[FoRK] eclm09 report

Eugen Leitl eugen at leitl.org
Wed Sep 16 08:26:16 PDT 2009

Wish I was there...


eclm09 report

A good time was had by all, including, most importantly, me. The European
Common Lisp Meeting has a really nice feel to it, as several people commented
to me. Well done Edi and Arthur once again!

The venue was quite stunning, with fabulous views over the Elbe and some of
the enormous port. The walking tour on the Saturday was largely interesting
(and we didn’t get too wet…). The boat-trip and dinner on the Saturday was
fun, too (and we didn’t get wet at all…). The A380 is big. A hangar with
multiple A380s is even bigger.

Although not technical, the overall positive theme of the talks - you can
actually do something with Common Lisp! - was a refreshing change from the
recent “What’s wrong with CL” emphasis. (I’m not saying there shouldn’t be a
conversation about CL’s future, just that it shouldn’t be the only topic of

Dan Weinreb kicked things off with a variation of his Google tech talk. My
strong impression was that it featured as a great table-of-contents for a
fascinating semester course - which we’re still waiting for. Come on Dan -
more! We can take it! He mainly talked about the business rules tier of QRES
(the presentation layer being Java and AJAX, the database being Oracle). This
is made up of ca. 750k lines of home grown lisp code (including unit tests
and tools) and 150k lines of open source libraries (he namechecked
Hunchentoot, drakma, usocket, and cffi). There are 50 lispers working on the
codebase. Coding standards are important. Code reviews are essential. They’re
not completely happy with with the support for large-scale modularity and
incremental builds in lisp. Interesting quote: “How to apply experience from
previous software projects to new software projects is much more difficult
that most people imagine.” Dan finished with three plugs: his CPAN for Lisp
proposal; Clojure is interesting; ‘Coders at Work’ is a terrific book.

Paul Tarvydas discussed his Visual Frameworks/CL-VF programming system, which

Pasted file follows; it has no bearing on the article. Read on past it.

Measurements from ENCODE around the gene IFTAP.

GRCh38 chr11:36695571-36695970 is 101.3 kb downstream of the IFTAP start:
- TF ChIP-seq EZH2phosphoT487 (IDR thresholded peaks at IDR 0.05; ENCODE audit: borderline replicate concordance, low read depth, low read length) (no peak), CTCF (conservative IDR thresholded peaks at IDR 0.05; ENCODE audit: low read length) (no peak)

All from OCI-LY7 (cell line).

is used in JetLetter, a high performance junk direct mail processor. He made
a number of though-provoking claims, including ‘encapsulation should be by
process’, ‘we learn from EE that asynchronous components + diagrams =
reliable designs’, ’specialization is better than generalization’, ‘not
everything should be a diagram (a = b + c); but not everything can be text (a
diagram)’, and my favourite ‘in lisp, refactoring means throwing away the
code and starting again; code is cheap, thinking and architecture are

Dimitri Simon discussed his Piano product. It was a charming presentation,
and it’s easy to see how Dimitri has ended up with every major aeronautical
outfit as a customer. The piano system was evolved rather than architected or
designed, and has a low 5 figures lines of source code. After sharing the
religious experience that was Coral Common Lisp on the Mac II, Dimitri shared
some thoughts on lisp from his self-declared ‘non-progammer’s point of view:

    * re-focus on the basics

    * the lisp user audience is not necessarily programmers

    * don’t push lisp features too hard - lisp will stand up on its own once

    * simplicity and stability trump features

    * hide things that are scary (like debuggers and steppers)

    * are editors overloaded? (all you need are indenting, eval, retrieve

    * give lots of examples of saving images and creating apps

    * all that is needed is very elementary graphics (x/y plots; sine waves;
not file formats)

    * start at (+ 1 2) not (defun factorial (n) …

    * let them make their mistakes (e.g. Fortran mindset)

    * examples, examples, examples

We saw what serious industrial customers demand from the GUI of an
application with a 5-6 figure licence fee: fixed-width font text output and
simple line graphics.

Michael Wessel discussed RacerPro. He said he’d talk about the role of Lisp
if he had time. He didn’t. The semantic web is apparently Web 3.0, and with